How to Stay Human When You Can See Everybody Naked

Image via broombesoom/flickr Image via broombesoom/flickr


Short answer: Don’t look.

The problem with modern security breaches (we’re always one hack away from a “database of ruin” being spread around the Internet) is that they enable us all to gawk at friends, celebrities and total strangers in their most compromising moments.

Modern data breaches are a kind of pornography all their own.

Some breaches are actually pornographic – as when hacked celebrity nude photos flooded the Internet in 2014 – and some are more schadenfreude – Ashley Madison in 2015 – but they all contain an essential temptation: Come over here, see the worst, or most naked, or just plain personal thing about someone and, by doing so, stop seeing them as human altogether.

Privacy has positive facets too, of course. It’s not just an issue of protecting dirty secrets. Private spaces to think help us become creative and develop as individuals, in a way Twitter cannot.

But the “negative” aspect of privacy is, in some ways, more important.

“Do you only care about privacy because you have something to hide-“ YES, Google CEO Eric Schmidt. That’s the whole point. To be human is to have something to hide, and yet to be more than that something. To be human is also to resist the temptation to reduce others to a single aspect.

The human thing to do, when faced with a gawking opportunity, is to butt out.

As Fredrik deBoer urged in Ashley Madison’s wake:

“[W]e’ve gotten a social culture that resembles a lifetime in high school, with the internet functioning as the cafeteria where everyone’s every private act is discussed and judged.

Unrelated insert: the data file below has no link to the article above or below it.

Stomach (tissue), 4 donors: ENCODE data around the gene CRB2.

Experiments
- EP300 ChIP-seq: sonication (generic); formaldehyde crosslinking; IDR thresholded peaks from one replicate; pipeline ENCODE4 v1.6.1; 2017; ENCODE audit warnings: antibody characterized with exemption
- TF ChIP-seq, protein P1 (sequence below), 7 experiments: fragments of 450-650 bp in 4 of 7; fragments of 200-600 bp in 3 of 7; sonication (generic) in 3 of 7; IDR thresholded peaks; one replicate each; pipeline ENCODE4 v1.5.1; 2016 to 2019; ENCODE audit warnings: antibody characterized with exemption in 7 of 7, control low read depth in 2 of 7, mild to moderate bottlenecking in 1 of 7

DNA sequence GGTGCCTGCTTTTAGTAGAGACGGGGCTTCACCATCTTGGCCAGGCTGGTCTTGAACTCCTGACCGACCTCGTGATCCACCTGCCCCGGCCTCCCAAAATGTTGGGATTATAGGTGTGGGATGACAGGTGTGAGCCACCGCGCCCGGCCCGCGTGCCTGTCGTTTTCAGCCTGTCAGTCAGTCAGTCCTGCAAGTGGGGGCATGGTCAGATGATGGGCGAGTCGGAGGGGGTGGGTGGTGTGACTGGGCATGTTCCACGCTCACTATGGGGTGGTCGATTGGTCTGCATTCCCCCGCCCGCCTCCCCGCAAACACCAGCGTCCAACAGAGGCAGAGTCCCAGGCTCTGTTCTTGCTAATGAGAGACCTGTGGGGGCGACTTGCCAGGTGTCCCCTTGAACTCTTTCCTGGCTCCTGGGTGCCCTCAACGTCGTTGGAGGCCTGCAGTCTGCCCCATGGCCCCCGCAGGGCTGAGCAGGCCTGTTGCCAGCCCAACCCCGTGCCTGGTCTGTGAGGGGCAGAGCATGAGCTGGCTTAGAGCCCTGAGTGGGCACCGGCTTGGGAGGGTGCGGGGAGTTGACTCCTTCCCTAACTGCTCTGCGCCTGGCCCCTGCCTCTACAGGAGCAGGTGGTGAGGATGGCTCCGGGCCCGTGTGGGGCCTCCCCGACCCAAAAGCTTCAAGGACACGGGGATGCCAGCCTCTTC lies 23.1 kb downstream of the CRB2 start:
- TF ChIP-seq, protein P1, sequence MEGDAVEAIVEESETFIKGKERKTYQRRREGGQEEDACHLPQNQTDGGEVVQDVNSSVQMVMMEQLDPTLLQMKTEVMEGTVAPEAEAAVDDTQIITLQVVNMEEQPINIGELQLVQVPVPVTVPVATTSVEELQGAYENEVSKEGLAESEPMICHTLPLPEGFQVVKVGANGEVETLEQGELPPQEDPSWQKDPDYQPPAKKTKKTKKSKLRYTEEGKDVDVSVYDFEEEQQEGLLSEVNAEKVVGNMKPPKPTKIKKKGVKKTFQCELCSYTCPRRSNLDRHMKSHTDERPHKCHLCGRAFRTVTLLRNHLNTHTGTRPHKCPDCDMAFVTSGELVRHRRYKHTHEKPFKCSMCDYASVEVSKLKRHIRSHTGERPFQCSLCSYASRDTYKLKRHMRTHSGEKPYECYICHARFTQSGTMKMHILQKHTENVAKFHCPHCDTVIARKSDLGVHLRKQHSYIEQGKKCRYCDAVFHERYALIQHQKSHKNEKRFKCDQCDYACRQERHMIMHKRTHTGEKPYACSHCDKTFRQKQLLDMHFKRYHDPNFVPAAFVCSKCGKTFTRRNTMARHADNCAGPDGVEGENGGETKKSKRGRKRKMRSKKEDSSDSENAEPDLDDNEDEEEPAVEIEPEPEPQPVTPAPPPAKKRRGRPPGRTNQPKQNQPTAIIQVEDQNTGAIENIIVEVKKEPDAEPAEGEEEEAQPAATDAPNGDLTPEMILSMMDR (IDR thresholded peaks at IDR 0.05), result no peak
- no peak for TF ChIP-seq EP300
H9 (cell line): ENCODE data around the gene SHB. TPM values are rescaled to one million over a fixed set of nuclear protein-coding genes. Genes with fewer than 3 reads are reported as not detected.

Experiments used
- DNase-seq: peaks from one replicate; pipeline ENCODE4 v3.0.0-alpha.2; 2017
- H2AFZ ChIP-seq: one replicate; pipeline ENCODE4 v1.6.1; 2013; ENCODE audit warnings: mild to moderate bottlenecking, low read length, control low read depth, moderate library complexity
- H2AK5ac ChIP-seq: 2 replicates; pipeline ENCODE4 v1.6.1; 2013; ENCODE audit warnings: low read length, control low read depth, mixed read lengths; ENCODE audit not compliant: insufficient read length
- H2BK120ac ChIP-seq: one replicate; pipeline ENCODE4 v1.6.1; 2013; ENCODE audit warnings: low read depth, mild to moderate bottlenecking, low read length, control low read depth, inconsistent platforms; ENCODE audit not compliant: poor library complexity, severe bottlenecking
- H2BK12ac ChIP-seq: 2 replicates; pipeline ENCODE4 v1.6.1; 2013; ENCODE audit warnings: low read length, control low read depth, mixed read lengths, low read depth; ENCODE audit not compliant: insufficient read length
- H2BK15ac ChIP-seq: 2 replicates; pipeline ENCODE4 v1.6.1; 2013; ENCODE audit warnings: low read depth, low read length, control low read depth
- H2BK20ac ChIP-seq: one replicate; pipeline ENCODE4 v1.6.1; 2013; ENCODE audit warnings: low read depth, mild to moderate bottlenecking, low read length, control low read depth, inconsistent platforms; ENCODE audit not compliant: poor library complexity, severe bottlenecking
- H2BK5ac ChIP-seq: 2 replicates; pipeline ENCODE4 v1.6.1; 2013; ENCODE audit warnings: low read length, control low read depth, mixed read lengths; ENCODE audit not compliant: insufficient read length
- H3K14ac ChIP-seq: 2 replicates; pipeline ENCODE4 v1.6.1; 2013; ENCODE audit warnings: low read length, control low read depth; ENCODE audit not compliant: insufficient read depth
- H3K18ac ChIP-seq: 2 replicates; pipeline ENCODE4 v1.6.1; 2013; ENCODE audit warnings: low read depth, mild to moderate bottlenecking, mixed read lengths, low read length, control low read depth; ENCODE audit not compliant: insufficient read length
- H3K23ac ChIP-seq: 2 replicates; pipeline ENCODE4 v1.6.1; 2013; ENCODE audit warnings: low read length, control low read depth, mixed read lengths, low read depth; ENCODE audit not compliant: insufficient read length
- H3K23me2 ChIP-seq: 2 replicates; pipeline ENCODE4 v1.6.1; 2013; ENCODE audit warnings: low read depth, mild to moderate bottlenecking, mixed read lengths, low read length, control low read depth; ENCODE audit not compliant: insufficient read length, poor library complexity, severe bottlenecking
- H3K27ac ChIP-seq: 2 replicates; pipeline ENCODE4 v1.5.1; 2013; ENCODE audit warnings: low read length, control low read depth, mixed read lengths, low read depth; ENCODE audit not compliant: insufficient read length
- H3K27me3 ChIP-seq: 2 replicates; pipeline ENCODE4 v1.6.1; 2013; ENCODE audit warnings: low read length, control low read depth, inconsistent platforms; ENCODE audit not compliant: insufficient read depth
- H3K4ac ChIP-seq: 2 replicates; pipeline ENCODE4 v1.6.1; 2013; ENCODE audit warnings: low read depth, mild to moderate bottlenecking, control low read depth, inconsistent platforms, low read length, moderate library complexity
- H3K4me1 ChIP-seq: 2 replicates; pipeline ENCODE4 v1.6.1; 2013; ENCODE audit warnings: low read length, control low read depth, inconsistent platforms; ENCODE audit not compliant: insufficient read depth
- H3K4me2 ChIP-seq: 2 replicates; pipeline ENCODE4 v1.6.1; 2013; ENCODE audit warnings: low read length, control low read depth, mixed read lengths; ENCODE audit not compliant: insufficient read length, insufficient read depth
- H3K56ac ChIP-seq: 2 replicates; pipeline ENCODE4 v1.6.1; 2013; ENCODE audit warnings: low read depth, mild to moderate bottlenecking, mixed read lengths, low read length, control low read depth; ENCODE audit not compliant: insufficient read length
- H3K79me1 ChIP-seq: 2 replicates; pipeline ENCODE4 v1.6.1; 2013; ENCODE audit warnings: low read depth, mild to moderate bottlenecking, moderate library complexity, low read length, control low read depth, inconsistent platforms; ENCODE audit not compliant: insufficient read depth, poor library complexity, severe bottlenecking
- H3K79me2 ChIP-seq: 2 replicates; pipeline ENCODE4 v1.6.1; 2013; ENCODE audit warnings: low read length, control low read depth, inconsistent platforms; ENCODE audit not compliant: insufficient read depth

I call on other thinking people, liberal and conservative alike, to rediscover a virtue that’s both liberal and conservative at once: the virtue of minding your own business.”

Is a fix possible?

The (hypocritical, but right-in-this-case) U.N. has declared that privacy is an essential human right and heck, the U.S. Supreme Court has decided that it’s in the business of granting human dignity. So maybe governments will be willing and able to step in and protect privacy in meaningful ways.

Or maybe they’ll just spy on us a whole bunch.

Maintaining our ability to treat other people as fully human falls to us, the weak, curious, smartphone-scrolling public.

A human being is more than an embarrassing medical condition.

A human being is more than a private message.

A human being is more than a voting record.

A human being is more than a nude photo.

A human being is more than a mistake.

To use a line often attributed to Pope John Paul II:

“There is no dignity when the human dimension is eliminated from the person. In short, the problem with pornography is not that it shows too much, but that it shows too little.”

If we don’t have time and good reason to see a whole person – and we don’t, not with 8 billion people on the planet and zetabytes of data pouring into our computers – we definitely shouldn’t be rubbernecking at the pornography of their lowlights.

Zach Noble is a journalist who has covered everything from the OPM hack to a rescue dog’s retirement party. He’s been wrestling to reconcile his bleeding heart Catholicism with his pragmatic libertarianism since that freshman year love affair with Ayn Rand. He tweets erratically as @thezachnoble.

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